Nobody said this was gonna be easy

“Making the decision to have a child – it is momentous. It is to decide forever to have your heart go walking around outside your body. ” —Elizabeth Stone


I have often said that my main experience of motherhood is one of having my heart cracked open, over and over again. In the main, this is a good thing; open-heartedness is better than the alternative, and I can state with absolute conviction that motherhood has made me a more patient, compassionate, and forgiving person. I know many functioning adults who evolve these qualities all on their own; apparently I had to spawn to get them.

But sometimes having a cracked-open heart hurts. And last night was one of those times.

Eleanor, my oldest kid, is not happy about us moving south. This didn’t exactly come as a surprise; she’s almost 10, and she’s at that weird tween crossroads where your friends and school life are starting to become more important than your family. My youngest, Sylvia (almost 7) is sad to be leaving Minnesota and her friends, but she’s also excited to get a new house, and be closer to Gramma and Grampa, and try new things. But for Eleanor, there is only sadness. The first thing she did when we told them about the move was cover her face with her hands and burst into tears. And declare that she wasn’t moving.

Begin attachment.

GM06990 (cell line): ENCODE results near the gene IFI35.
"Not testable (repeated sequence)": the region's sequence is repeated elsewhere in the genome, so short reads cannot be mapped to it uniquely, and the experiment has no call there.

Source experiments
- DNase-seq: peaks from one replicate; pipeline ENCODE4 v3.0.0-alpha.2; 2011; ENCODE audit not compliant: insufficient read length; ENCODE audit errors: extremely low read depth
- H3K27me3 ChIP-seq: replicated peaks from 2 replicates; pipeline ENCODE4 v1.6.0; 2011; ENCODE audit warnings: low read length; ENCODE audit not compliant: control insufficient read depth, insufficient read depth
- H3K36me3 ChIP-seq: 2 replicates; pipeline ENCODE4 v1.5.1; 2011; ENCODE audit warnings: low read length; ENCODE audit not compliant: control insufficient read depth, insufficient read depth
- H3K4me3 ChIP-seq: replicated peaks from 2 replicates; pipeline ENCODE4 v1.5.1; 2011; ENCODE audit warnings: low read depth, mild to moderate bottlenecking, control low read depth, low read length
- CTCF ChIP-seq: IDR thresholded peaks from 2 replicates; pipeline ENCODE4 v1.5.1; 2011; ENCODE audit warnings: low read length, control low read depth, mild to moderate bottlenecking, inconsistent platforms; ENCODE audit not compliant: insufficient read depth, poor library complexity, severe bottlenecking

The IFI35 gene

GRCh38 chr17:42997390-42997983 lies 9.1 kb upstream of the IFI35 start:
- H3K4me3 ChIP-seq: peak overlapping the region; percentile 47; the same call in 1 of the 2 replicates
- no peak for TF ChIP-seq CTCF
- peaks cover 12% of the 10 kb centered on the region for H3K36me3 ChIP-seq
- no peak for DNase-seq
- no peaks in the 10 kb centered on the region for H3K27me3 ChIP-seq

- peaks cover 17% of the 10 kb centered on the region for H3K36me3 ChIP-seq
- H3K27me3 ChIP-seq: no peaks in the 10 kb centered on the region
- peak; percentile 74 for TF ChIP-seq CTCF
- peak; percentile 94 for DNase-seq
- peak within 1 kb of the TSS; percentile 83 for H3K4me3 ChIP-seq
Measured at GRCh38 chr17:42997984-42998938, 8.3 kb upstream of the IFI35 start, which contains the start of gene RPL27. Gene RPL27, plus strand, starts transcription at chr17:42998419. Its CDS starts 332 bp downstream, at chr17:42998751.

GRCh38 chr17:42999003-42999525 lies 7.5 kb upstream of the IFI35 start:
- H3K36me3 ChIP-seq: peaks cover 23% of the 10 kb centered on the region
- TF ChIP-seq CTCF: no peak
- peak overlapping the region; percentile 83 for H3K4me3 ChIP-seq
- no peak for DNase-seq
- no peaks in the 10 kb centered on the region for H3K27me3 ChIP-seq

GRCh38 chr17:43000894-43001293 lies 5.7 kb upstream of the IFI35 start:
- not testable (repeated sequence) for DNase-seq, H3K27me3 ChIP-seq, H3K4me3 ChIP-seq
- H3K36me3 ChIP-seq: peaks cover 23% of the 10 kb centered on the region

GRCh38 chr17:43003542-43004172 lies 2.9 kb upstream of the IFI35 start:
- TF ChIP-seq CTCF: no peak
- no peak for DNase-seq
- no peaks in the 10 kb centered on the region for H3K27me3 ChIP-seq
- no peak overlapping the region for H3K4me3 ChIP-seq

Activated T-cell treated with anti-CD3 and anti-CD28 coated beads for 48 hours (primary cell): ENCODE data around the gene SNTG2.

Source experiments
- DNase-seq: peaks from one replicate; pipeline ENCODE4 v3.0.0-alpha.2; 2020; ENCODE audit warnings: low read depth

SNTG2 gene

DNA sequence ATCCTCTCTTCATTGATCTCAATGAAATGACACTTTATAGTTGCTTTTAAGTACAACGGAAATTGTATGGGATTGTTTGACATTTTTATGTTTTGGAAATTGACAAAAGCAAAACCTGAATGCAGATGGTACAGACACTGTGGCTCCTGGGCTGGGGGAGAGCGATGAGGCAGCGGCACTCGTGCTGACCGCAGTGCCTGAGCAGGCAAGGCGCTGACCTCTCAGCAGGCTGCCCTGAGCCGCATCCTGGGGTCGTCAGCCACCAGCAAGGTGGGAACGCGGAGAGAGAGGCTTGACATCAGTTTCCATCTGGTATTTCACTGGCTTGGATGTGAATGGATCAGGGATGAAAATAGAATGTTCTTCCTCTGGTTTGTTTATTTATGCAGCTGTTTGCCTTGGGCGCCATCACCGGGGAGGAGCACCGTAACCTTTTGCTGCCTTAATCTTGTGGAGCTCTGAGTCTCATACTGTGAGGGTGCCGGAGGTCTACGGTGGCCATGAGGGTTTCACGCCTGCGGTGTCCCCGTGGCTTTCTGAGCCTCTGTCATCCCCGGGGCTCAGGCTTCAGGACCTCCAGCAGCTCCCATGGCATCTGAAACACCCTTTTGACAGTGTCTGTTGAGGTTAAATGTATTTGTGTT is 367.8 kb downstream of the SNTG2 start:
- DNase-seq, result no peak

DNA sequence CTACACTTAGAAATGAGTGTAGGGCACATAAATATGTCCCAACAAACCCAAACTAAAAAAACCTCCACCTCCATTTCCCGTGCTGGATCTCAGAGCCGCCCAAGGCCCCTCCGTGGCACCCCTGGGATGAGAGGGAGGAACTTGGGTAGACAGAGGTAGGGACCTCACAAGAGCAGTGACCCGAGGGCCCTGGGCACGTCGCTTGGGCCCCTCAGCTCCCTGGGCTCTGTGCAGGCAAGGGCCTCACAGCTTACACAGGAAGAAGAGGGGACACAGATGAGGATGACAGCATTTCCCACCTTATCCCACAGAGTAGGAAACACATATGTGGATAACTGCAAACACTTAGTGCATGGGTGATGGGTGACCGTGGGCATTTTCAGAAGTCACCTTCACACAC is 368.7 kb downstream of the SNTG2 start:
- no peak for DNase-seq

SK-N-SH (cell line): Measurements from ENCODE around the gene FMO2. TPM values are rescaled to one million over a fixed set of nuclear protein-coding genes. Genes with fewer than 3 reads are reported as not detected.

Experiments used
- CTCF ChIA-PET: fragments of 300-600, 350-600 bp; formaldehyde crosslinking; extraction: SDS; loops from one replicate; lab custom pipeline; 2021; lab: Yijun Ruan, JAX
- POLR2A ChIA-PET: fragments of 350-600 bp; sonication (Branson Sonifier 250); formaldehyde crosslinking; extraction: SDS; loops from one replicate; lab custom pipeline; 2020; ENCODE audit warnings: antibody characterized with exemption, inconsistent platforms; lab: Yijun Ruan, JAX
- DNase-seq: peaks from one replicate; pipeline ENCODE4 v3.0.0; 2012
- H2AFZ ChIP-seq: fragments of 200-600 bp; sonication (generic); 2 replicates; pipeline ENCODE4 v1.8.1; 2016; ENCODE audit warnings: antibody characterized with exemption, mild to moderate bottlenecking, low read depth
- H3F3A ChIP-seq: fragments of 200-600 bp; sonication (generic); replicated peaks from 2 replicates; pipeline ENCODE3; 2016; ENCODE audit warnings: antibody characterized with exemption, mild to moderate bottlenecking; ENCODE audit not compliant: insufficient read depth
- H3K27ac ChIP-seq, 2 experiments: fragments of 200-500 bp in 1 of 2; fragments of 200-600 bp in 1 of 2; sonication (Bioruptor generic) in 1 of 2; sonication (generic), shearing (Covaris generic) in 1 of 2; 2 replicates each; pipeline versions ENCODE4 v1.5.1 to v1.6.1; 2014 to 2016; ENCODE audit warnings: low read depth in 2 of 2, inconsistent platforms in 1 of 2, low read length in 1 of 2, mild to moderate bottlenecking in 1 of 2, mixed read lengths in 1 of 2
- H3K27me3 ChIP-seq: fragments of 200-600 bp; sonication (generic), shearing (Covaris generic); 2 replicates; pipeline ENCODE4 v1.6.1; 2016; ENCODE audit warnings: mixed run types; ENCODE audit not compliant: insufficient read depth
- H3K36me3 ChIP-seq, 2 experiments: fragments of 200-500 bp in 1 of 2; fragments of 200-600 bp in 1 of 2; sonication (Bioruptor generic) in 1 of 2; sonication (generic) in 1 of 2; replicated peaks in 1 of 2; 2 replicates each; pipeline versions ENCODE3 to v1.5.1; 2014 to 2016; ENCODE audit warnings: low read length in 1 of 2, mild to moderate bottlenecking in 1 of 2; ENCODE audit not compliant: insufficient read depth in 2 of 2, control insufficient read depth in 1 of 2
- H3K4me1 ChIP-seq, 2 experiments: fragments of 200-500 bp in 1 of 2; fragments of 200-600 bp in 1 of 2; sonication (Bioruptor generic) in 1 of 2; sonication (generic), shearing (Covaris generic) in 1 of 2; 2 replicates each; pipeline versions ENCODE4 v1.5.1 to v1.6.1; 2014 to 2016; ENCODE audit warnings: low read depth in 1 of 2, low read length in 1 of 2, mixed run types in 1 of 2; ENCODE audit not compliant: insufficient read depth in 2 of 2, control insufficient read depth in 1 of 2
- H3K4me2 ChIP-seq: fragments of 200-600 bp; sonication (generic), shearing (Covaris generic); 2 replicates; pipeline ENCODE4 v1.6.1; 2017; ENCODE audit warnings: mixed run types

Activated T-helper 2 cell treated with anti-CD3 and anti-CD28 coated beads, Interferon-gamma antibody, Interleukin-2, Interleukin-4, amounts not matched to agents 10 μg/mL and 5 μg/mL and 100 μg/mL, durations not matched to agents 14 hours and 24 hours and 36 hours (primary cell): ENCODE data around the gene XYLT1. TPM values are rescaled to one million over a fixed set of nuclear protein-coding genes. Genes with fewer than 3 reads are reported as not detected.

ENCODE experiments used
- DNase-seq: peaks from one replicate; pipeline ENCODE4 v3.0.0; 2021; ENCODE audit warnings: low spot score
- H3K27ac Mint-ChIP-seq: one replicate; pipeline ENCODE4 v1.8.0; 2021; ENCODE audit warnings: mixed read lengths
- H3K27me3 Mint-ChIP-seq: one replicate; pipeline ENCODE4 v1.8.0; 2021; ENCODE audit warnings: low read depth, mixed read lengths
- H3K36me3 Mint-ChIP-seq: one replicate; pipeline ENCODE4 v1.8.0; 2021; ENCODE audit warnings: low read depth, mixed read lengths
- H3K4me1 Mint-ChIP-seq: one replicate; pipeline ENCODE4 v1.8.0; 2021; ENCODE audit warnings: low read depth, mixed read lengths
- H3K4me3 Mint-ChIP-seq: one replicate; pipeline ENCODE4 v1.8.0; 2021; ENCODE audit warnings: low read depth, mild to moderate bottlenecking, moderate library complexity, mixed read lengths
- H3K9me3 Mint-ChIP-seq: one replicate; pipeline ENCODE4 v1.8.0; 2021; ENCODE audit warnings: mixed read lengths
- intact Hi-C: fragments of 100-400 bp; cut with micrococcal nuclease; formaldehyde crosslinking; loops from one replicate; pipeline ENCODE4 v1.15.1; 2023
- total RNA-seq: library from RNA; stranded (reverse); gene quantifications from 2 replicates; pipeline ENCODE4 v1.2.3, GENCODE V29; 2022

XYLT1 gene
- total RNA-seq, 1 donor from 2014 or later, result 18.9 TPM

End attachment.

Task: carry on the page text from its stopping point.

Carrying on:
That was weeks ago, and she hasn’t changed her refrain much since. Sensing weakness, she’s tried to recruit her sister and her father to the cause (“Three against one, Mama!”); she’s offered a compromise (“I just want to move somewhere else in Minnesota“); and reiterated her original position (“Well, I’m not going”). Sometimes she’ll talk about what she wants her new room to look like, or what kind of house she wants to get, and we think maybe she’s getting used to the idea. We want her to be getting used to the idea.

So when she wanted to talk about it last night, at bedtime, after lights out (which is DEFINITELY THE BEST time to talk about fraught topics, in case you were wondering) I let her talk. And cry. And plead.

“I just don’t want to go,” she kept saying. “MN is my only home. I don’t want to leave my friends. I don’t want to leave my house.”

“I know, honey.” I said. “I’m so sorry. I know you don’t want to go.”

“I can’t leave my friends. I can’t leave Addie and Maya. I don’t even have a phone. Email and Skype aren’t enough.”

“I know, honey. It’s going to be hard. Change is hard. I’ll miss my friends, too.”

“Why can’t you just say no?! Why can’t we just stay here?! This is my only home. I don’t want to live somewhere else!”

How do I explain this to my sweet girl? How do I explain how much I need to move back to *my* home, to live where winters are brief and the air smells of living things and the accents are soft and you can buy boiled peanuts from a roadside stand? How do I make her understand that the decades I’ve spent living outside the Southeast have felt like exile? That, deep and strong as my feelings are for the people I’ve loved and the places I’ve lived, none of them has felt like home?